Thu 1 Apr, 2010
Tags: Cuba, James D'Wolf, Katrina Browne, Madruga, Schooner Amistad, Slave trade, Traces of the Trade
As I returned to the U.S. from Havana last night, the Associated Press released a story on our visit, “US family finds traces of slave-trade past in Cuba.”
The article has been running prominently in the U.S. and abroad, making the A.P.’s daily top stories list as their third-listed international story in the world.
I spent ten days in Cuba with Katrina Browne and Tulaine Marshall, and the article focuses on our visit Sunday to the site of the Mount Hope coffee plantation owned by my fifth-great grandfather, James D’Wolf.
The article, written by the A.P.’s Will Weissert, is quite impressive, and I’m particularly pleased with the way it ends:
While both she and Perry have worked to uncover their family’s role, they say no Americans – even those whose descendants came to the U.S. after slavery was abolished – should feel unaffected. The early U.S. economy so relied on slavery that it fueled a boom, making America an attractive destination for immigrants ….
“None of us,” Perry said, “are untouched by the legacy of slavery today.”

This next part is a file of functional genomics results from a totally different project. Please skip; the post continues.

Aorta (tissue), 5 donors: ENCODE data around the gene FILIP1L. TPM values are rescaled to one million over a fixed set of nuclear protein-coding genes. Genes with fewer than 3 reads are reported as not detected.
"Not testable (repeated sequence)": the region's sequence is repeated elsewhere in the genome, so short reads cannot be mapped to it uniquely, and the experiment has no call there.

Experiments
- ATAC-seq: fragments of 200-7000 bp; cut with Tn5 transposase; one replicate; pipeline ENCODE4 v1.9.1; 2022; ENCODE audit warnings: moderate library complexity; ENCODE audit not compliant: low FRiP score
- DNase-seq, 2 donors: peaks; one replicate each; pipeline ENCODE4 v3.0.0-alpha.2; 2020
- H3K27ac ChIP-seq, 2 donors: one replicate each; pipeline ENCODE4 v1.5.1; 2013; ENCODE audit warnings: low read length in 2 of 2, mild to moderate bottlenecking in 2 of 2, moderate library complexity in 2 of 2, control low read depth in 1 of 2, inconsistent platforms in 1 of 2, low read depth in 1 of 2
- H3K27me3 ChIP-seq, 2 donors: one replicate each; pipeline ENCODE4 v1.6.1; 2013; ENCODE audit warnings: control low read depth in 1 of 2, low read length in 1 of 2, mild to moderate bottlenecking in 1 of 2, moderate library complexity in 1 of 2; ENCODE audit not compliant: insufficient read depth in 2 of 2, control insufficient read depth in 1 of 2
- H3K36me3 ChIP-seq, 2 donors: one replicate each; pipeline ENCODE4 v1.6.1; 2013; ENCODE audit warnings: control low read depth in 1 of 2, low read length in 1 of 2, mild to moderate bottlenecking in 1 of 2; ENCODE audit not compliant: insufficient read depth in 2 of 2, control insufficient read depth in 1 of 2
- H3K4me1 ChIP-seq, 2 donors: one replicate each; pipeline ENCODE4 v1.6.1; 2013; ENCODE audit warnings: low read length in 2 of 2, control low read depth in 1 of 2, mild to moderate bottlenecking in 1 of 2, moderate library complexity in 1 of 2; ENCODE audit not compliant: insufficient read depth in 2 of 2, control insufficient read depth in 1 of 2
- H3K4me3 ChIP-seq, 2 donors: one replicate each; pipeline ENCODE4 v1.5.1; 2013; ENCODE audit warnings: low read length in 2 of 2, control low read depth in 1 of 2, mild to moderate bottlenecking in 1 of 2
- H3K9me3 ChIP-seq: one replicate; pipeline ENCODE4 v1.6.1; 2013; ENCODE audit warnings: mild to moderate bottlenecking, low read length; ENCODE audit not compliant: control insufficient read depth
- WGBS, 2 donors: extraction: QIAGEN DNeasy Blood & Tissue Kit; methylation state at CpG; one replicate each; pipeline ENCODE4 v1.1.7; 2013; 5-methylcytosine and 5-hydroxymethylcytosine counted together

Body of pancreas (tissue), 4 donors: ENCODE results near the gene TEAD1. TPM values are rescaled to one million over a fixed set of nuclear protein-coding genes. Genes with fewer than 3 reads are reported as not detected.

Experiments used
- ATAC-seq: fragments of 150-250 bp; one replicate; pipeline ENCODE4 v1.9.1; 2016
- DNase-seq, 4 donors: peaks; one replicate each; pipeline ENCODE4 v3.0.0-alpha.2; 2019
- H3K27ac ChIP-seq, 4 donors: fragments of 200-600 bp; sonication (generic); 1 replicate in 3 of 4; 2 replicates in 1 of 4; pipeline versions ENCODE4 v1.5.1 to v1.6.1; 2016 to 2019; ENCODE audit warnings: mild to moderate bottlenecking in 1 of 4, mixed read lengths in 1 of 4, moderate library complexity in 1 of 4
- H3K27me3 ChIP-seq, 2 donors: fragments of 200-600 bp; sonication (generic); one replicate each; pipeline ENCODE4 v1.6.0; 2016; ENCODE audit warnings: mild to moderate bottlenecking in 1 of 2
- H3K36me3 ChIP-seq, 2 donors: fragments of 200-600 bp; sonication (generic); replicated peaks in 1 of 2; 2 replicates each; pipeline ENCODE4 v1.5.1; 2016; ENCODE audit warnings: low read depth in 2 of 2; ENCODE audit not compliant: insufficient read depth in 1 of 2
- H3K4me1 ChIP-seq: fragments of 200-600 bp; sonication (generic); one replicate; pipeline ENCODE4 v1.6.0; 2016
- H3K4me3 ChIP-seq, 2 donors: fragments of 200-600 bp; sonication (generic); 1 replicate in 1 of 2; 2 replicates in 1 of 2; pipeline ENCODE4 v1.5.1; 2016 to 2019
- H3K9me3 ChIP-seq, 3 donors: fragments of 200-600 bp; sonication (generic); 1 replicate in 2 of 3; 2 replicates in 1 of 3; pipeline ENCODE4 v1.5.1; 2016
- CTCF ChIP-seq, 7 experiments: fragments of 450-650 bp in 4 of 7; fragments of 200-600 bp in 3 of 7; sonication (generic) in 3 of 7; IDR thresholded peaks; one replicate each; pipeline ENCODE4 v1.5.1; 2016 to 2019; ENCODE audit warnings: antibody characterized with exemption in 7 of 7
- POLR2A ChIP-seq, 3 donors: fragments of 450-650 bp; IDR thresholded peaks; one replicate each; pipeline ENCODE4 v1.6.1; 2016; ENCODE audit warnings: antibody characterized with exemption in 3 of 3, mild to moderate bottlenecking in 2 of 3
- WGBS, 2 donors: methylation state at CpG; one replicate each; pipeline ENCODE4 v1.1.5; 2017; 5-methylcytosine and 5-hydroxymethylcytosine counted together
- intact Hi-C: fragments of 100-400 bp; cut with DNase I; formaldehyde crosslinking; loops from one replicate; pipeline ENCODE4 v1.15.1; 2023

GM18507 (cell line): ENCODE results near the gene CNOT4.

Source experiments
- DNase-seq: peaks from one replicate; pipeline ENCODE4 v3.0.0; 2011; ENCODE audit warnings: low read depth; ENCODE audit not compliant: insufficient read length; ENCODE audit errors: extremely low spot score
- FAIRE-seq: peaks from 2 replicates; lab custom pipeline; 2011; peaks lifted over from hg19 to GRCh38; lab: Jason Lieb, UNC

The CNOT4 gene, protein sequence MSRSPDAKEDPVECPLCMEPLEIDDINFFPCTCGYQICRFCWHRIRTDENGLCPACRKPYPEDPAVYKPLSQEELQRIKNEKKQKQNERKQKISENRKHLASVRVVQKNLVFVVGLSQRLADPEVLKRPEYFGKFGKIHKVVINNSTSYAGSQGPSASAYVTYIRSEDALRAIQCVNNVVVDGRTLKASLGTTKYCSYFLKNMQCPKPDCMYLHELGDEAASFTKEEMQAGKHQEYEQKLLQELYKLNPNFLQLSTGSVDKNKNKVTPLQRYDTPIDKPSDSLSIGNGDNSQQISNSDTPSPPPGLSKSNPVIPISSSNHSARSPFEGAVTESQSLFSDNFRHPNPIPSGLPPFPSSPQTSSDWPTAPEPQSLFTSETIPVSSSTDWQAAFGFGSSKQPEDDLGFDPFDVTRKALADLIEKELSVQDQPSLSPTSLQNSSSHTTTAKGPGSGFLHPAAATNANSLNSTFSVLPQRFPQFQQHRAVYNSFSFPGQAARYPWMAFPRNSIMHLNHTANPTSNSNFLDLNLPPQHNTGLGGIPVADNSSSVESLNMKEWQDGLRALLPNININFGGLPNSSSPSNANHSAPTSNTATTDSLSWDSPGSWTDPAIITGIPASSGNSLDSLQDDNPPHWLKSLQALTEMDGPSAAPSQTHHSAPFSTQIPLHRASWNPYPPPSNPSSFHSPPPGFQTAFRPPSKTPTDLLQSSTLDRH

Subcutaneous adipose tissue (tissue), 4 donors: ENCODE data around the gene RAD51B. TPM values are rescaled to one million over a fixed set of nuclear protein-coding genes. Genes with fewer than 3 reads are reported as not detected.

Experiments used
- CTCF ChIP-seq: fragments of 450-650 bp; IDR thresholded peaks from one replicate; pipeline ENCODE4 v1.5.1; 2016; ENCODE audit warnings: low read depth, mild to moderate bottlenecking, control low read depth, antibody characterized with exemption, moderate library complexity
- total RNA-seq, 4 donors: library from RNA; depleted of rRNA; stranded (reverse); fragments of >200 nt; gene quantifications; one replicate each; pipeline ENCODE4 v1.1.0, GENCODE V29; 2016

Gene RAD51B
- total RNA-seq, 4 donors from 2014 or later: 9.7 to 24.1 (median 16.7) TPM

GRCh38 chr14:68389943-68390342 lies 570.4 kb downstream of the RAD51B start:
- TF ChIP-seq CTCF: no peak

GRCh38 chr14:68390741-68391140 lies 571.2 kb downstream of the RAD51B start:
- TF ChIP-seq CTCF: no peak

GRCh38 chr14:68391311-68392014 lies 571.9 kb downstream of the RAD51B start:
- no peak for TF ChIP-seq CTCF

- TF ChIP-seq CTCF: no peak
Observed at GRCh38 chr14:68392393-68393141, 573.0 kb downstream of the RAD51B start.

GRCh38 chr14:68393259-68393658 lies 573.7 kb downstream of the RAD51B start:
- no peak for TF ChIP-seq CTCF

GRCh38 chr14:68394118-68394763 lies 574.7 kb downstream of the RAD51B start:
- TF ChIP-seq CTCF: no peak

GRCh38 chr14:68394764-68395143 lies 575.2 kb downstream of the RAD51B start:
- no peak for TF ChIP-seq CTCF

This family history raises a wide variety of historical and contemporary issues, but in the context of Cuba, I think it’s particularly important to emphasize that the U.S. since colonial times has been tightly bound by economic and cultural ties to its neighbors in Cuba and elsewhere in the Caribbean. The U.S. owed its political and economic fortunes prior to the Civil War to its role in the transatlantic slave trade and to slavery, both domestic and foreign, and this history has played a vital role in our subsequent economic and social development.
In addition to owning slave plantations in Cuba, James D’Wolf was the leading slave trader in U.S. history, sending the majority of his slaving voyages to Havana. Our trip to Cuba, in conjunction with the visit of the schooner Amistad, included a variety of talks and other public appearances, the Cuban premiere of our documentary, Traces of the Trade: A Story from the Deep North, and conversations with scholars and archivists about further research into the history of the D’Wolfs and the U.S.-Cuban slave trade.